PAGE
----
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New fed rules impose steep fees for hosting shows

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http://o.canada.com/2013/08/28/new-fees-touring-musicians/

Booking some touring musicians is now more than twice as expensive for small venues.

New federal rules impose steep fees for hosting shows, but only for the little guys.

Many bar owners, booking agents and promoters are bemoaning changes to federal regulations governing foreign workers entering Canada that will see them hit with heavier financial burdens.

The new rules, which quietly came into effect July 31, will double, triple or even quadruple the cost of bringing in international artists to perform in venues such as pubs, restaurants and night clubs whose main business is not entertainment.

And Vancouver venues like The Portside Pub in Gastown are stepping back to figure out how it will affect them.

The regulations require that any venue with a primary business other than music but that also books bands or performers must now pay an application fee of $275 per musician and those travelling with the band — such as tour managers, sound persons and guitar techs — when it applies for a Labour Market Opinion, or LMO, which allows those outside workers to perform and work in their establishment. That’s in addition to an extra $150 for each approved musician and crew member’s work permit.

Before the changes, the fee was simply $150 per band member, maxing out at $450, and that was a one-time fee for them to simply enter the country, which allowed venue owners across Canada to share the nominal cost or book them separately at no extra charge.

News of the change is just beginning to circulate through Vancouver’s music scene, where bookers and promoters are trying to figure out how much it will affect them.

Club owner and event promoter Blueprint Events has been paying the application fee to bring in six DJ acts since the beginning of August. Company principal Alvaro Prol estimated it could cost the company $70,000 to $100,000 over a year to continue booking events with the popular acts that he needs to.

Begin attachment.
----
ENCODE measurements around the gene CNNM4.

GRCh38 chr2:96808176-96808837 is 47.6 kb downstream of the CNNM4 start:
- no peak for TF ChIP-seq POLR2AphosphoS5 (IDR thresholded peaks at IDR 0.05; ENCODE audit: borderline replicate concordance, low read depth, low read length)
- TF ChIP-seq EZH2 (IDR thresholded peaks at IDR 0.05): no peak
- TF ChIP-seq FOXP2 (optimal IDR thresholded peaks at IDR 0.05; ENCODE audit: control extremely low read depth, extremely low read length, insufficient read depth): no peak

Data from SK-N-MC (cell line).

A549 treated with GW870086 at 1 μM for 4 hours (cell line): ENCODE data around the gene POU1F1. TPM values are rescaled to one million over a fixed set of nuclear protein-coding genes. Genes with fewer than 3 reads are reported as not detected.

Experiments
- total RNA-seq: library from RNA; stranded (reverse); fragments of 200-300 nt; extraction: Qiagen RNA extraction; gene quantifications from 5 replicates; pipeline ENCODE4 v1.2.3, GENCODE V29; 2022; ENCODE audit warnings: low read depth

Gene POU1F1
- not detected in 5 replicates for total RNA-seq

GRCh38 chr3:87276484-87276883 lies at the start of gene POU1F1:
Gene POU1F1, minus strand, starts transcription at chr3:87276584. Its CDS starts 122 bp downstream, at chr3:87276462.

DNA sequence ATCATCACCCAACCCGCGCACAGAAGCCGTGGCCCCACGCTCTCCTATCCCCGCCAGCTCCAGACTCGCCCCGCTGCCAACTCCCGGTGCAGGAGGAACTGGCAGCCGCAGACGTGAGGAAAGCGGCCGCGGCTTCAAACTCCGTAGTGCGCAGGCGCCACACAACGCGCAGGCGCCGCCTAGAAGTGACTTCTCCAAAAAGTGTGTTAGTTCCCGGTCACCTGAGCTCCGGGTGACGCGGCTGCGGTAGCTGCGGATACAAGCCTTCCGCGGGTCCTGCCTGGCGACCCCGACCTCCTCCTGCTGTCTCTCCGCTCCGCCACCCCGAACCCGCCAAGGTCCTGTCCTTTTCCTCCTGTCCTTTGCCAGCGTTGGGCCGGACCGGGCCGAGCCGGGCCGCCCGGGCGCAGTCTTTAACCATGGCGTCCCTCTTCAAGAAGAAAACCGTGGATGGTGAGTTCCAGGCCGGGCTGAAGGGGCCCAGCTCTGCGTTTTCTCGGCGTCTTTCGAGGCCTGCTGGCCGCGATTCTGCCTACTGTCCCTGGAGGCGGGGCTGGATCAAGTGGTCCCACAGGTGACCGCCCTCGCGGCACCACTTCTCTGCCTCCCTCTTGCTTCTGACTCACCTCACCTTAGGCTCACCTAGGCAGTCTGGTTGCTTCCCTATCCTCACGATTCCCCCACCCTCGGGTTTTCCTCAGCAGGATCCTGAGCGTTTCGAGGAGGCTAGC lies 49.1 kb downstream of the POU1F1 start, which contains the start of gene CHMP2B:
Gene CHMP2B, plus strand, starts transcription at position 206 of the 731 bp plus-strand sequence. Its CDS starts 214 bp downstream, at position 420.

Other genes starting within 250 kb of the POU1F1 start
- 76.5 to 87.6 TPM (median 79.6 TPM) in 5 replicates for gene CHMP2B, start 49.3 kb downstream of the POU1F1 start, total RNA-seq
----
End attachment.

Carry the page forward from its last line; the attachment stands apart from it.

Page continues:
“It might even cost us a resource, somebody might lose their job here,†Prol said.

Blueprint owns five Vancouver clubs — Shine in Gastown, The Caprice, Venue and LED Bar on Granville and Celebrities on Davie Street. Only one, Venue, has an exemption from the fee as a business that is primarily entertainment.

The company books 250 to 300 events per year — many at venues outside of their own — and Prol said he will wind up paying the application fee for the talent associated with about 80 per cent of them.

Prol said the $275 application fee is “a huge tariff to pay when you’re already paying $150 for a work permit.†Since it is paid per person, it can add up quickly.

“Sometimes, as a promoter, you’re trying to make a 15-per-cent profit and (with the fee), on a $2,500 act, you’ve added over 10 per cent,†he said. “The smaller the club, the more difficult.â€

For bigger venues, Prol added that the shows don’t involve a single DJ, they can come with an entourage of eight to 10 with managers, lighting technicians and other experts. He worries that absorbing the cost of the application fee means Blueprint won’t be able to pay as much to attract acts, which will make his clubs less competitive.

Prol hasn’t taken steps to lobby for a change yet, but he’s hoping the government can be convinced to find another way to operate the program that doesn’t cost at much. One thing he doesn’t understand is why the cost is $275 per person.

“The economy is not good in any sense, the last thing we need to do is make it any tighter,†he added.

At Gastown’s Portside Pub, band booker Ash MacLeod said the venue will have to reconsider its plans for the fall to bring in a few American bands to supplement their entertainment program, which is mostly local music.

June was the last time he brought in a U.S. act — King Dude from Seattle — and it wasn’t difficult to absorb the fees as “the cost of doing business.â€

“For shows like this, our margins are already pretty thin, and looking at some of the statistics (with the application fee), it’s absolutely prohibitive,†MacLeod said. “The margin is gone.â€

MacLeod added that Portside won’t have difficulty replacing American acts that it might like to book with Canadian bands, but being able to book whoever they want helps make them more diverse.

And MacLeod sensed some irony in that while smaller, non-music venues are stuck paying the application fee, big ones such as Rogers Arena that would better be able to absorb such fees in ticket prices over thousands of seats, are exempt.

“It seems a little backward,†MacLeod said.

The fee prompted music fan Carlyle Doherty to start an online petition on Change.org calling on Employment, Social Development and Multiculturalism Minister Jason Kenny to cancel the fee, which had attracted 16,940 signatures by late Wednesday afternoon.